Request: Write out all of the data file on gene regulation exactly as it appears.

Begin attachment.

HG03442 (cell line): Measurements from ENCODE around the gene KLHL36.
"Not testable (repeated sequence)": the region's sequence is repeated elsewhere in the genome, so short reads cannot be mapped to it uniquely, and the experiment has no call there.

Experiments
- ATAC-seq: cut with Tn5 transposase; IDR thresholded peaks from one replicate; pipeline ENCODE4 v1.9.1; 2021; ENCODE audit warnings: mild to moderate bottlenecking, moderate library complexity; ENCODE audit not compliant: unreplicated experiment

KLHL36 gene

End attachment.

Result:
HG03442 (cell line): Measurements from ENCODE around the gene KLHL36.
"Not testable (repeated sequence)": the region's sequence is repeated elsewhere in the genome, so short reads cannot be mapped to it uniquely, and the experiment has no call there.

Experiments
- ATAC-seq: cut with Tn5 transposase; IDR thresholded peaks from one replicate; pipeline ENCODE4 v1.9.1; 2021; ENCODE audit warnings: mild to moderate bottlenecking, moderate library complexity; ENCODE audit not compliant: unreplicated experiment

KLHL36 gene